“My neigh­bors are not the ones re­ceiv­ing phone calls lit­er­ally ev­ery day from peo­ple with ter­ri­bly tragic sto­ries for why they need to give up their dog,” she said. “And so that’s what’s re­ally up­set­ting to me, that we’re not go­ing to save dogs, and dogs are go­ing to die, be­cause of this.”

Be­cause the special per­mit wasn’t ap­proved, a hear­ing of­fi­cer at a zon­ing com­pli­ance hear­ing set for Dec. 7 will de­cide whether to ex­tend the dead­line for the prop­erty to com­ply, and could also im­pose civil fines.

She said she cur­rently has 11 dogs on the prop­erty, down from the 18 she re­cently had and would have been al­lowed by the per­mit. She has been told she needs to re­duce that to five in order to come into com­pli­ance.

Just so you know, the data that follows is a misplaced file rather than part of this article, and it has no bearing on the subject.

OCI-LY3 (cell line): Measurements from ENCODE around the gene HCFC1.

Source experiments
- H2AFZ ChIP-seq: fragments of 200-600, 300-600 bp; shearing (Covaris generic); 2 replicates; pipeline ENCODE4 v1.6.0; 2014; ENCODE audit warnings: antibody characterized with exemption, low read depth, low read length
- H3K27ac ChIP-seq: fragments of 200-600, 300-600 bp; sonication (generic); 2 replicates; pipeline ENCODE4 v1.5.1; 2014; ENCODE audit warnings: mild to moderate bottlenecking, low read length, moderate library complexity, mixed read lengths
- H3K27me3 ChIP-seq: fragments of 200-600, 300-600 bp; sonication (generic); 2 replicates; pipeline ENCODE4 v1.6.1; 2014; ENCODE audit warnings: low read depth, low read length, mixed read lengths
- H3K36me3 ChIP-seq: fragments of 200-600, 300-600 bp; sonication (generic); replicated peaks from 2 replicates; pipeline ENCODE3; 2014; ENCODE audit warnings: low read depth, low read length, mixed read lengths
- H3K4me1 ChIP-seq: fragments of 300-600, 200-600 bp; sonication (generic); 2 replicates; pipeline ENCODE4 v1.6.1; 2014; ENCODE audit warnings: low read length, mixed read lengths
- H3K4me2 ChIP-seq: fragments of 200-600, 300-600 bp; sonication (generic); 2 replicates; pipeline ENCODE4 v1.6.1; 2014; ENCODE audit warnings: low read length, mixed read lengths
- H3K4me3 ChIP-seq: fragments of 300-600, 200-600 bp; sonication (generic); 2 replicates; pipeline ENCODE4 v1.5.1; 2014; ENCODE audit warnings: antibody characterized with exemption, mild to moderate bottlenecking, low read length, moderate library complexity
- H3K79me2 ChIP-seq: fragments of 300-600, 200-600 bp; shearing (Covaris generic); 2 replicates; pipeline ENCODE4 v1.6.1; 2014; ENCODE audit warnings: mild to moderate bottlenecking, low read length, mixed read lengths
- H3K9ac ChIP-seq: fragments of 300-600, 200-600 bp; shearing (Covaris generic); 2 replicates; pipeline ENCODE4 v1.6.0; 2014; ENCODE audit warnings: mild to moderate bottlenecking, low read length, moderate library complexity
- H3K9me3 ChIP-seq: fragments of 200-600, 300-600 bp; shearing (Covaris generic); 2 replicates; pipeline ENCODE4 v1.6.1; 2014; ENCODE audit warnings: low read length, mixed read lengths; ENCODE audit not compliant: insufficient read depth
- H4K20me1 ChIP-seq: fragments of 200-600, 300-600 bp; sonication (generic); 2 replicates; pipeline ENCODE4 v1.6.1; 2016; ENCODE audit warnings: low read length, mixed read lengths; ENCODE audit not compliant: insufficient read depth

Those dogs are the ones who can’t be adopted out due to the sever­ity of their med­i­cal con­di­tions. She has dis­cussed with county of­fi­cials the idea of al­low­ing Old Souls to reach that num­ber as the re­main­ing dogs die or are eu­th­a­nized,

rather than hav­ing to do so abruptly.

The ini­tial re­sponse was pos­i­tive, but she won’t know un­til the hear­ing whether that will be al­lowed, she said.

Other an­i­mals on the 1.28-acre prop­erty, in­clud­ing two horses, two pigs and nu­mer­ous “small farm an­i­mals” rang­ing from chick­ens to tor­toises, are al­lowed un­der the neigh­bor­hood zon­ing.